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Journal of Chemistry
Volume 2013 (2013), Article ID 103192, 9 pages
Liquid Anion Exchange Chromatographic Extraction and Separation of Platinum(IV) with n-Octylaniline as a Metallurgical Reagent: Analysis of Real Samples
Analytical Chemistry Laboratory, Department of Chemistry, Shivaji University, Kolhapur, Maharashtra 416 004, India
Received 3 May 2013; Revised 21 July 2013; Accepted 22 July 2013
Academic Editor: Concha Gimeno
Copyright © 2013 Ashwini P. Gaikwad et al. This is an open access article distributed under the Creative Commons Attribution License, which permits unrestricted use, distribution, and reproduction in any medium, provided the original work is properly cited.
A simple and selective method was developed for the determination of platinum(IV) with n-octylaniline in toluene. In present study, the use of n-octylaniline in toluene for the extraction of platinum(IV) from ascorbate media was carried out. The effect of various parameters, such as pH, equilibrium time, extractant concentration, and organic solvent on the extraction has been discussed. The back extraction of platinum(IV) has been performed. On the basis of slope analysis, the composition of the extracted species was determined as [RR′NH2+ Pt(Succinate)2−](org). The interfering effects of various cations and anions were also studied, and the selectivity of the method is enhanced by using suitable masking agents. The proposed method is rapid, reproducible and successfully applied for the determination of platinum(IV) in binary and synthetic mixtures. The separation of pt(IV) from other associated metals has been studied. Comparison of the results with those obtained using an atomic absorption spectrophotometer also tested the validity of the method.
The platinum group of metals (PGMs: Pt, Pd, Rh, Ir, Ru, and Os) are extremely scarce in comparison to the other precious metals due to not only to their low natural abundance but also to the complexity of the processes required for their extraction and refinement. In comparison with other precious metals (Au and Ag), these platinum group metals (PGMs) are extensively in the use as catalysts in the automobile, chemical, and petroleum industries. In automobiles, Pt and Pd are used as catalytic converter to reduce harmful emissions. In the petroleum cracking process, the catalyst containing Pt and Pd helps to break oil molecules into smaller organic molecules . Besides, PGMs are also used as conductors in the electrical and electronic industries, in extrusion devices, in dental and medical prostheses, and in jewelry . Due to their special chemical and physical properties, the substitution of PGMs by other metals is difficult . Since the need for PGMs is increasing, recovery of PGMs from spent catalysts is very important.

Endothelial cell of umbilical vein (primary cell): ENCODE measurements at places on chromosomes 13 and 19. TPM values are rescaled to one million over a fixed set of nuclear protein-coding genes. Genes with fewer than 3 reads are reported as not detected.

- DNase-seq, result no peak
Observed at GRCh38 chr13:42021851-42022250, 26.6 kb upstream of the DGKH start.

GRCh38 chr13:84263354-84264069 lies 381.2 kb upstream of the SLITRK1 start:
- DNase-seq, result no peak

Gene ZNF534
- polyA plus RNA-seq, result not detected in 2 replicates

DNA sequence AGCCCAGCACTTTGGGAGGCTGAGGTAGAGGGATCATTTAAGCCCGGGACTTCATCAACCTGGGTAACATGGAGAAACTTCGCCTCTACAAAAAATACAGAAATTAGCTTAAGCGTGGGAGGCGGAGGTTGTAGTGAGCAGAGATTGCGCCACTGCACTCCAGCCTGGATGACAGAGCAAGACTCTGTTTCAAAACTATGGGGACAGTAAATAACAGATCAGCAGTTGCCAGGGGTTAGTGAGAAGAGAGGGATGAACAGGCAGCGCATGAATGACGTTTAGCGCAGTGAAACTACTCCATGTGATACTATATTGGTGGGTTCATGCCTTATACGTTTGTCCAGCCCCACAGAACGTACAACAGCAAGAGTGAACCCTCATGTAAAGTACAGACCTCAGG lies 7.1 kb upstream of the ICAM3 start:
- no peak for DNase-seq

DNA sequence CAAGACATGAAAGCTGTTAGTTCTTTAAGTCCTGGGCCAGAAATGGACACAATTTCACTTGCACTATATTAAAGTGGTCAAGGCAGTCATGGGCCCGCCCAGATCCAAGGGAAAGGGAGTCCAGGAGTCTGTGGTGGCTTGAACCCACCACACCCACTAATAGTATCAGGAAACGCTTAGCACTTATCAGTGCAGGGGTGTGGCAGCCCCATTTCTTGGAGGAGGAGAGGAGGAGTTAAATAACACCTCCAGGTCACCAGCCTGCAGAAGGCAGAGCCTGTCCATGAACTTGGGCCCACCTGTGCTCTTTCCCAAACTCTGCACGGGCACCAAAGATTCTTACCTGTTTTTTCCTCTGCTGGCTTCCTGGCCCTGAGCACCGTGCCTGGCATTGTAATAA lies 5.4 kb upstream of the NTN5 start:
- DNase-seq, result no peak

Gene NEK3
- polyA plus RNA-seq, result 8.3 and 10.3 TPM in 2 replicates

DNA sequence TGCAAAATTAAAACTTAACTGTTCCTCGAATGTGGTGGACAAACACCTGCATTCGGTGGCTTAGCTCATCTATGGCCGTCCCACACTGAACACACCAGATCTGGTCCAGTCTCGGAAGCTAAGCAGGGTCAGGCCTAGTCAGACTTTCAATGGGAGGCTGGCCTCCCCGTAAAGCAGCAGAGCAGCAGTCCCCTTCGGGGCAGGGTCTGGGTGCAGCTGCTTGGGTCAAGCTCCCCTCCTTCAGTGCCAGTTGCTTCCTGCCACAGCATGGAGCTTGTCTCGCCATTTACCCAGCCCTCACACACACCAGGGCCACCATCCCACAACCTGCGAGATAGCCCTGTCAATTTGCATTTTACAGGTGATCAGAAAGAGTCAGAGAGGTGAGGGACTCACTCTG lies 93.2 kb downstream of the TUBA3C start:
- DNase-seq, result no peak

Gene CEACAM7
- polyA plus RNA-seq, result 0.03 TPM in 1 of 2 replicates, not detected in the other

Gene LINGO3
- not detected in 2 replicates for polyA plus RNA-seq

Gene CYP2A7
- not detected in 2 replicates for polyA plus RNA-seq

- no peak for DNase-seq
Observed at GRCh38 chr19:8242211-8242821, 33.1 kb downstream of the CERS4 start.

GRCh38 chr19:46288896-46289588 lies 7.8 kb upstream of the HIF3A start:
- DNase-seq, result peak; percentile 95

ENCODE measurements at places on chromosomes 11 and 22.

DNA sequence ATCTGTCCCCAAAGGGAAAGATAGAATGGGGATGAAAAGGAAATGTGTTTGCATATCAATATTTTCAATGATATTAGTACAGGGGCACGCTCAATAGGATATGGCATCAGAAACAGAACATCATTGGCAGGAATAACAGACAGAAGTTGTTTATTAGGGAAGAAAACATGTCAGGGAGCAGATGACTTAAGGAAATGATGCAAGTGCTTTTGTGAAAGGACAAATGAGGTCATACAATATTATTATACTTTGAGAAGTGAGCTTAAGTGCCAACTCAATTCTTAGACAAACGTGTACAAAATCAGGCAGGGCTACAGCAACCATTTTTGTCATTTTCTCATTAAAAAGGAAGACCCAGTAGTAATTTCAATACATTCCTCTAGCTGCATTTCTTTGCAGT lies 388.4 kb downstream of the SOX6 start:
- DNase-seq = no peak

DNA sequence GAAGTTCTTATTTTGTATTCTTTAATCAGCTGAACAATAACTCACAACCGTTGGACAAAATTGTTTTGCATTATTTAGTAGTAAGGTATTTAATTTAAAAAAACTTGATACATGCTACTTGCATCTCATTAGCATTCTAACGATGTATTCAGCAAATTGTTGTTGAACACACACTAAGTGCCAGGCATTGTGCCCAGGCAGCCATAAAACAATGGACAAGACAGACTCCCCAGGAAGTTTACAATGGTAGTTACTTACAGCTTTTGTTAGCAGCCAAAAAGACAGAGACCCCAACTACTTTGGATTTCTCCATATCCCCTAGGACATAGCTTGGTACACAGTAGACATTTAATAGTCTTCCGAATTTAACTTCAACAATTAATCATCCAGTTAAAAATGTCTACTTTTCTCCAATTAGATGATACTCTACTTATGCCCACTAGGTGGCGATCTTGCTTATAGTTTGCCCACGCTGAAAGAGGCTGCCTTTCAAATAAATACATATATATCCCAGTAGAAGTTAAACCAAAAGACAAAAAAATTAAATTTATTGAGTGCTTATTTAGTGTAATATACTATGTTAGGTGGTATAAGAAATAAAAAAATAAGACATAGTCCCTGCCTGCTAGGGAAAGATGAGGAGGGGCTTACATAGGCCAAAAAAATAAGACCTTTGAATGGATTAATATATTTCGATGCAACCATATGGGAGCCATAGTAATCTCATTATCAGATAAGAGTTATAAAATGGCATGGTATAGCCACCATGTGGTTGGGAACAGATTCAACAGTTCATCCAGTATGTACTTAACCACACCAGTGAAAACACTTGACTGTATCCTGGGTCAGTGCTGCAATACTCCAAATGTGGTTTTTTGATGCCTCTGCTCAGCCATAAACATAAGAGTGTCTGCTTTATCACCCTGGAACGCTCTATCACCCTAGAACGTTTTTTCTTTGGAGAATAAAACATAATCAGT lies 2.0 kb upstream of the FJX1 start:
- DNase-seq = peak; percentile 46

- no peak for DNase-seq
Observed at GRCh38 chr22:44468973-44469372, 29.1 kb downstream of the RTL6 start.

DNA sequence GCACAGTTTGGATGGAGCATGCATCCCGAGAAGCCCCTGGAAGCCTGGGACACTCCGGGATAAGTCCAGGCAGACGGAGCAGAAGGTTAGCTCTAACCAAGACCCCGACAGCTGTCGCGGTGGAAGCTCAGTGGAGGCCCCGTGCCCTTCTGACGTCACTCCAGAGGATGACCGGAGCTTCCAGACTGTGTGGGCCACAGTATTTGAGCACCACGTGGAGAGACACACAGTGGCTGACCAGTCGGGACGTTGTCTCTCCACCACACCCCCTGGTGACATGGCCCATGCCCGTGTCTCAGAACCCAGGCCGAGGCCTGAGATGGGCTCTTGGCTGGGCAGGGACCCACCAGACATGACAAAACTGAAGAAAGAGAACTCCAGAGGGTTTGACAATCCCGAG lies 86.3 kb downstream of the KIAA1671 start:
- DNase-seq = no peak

Economically, the precious metals have been historically important as currency and remain important as investment commodities. Gold, silver, platinum, and palladium are internationally recognized as forms of currency under ISO 4217 . Technological and analytical platinum-containing solutions have diverse ratios of the concentrations of platinum and associate precious, base, and ferrous metals, acidities, and salt backgrounds. This diversity arises from the complex and variable composition of raw materials. Naturally, selective extraction and separation of platinum (as well as platinum-group metals and gold) from associate metals become a problem in subsequent hydrometallurgical processing of these complex solutions. Technological and analytical platinum-containing solutions have diverse ratios of the concentrations of platinum and associate precious, base, and ferrous metals, acidities, and salt backgrounds. This diversity arises from the complex and variable composition of raw materials. A major problem in developing extraction methods for the platinum group metal ions, especially for platinum(II), arises from slow extraction rates. Heating the solution [5, 6] and/or the use of tin(II) chloride as a catalyst [7–9] have been commonly used to accelerate the extraction. Among the PGMs separations, Pd(II)/Pt(IV) mutual separation has been extensively investigated due to its difficulty based on their chemically similar properties. The large difference in the extraction rate between Pd(II), and Pt(IV) from aqueous chloride solutions, which is attributable to the extremely inert properties of Pt(IV) compared with Pd(II) is usually applied to their separation .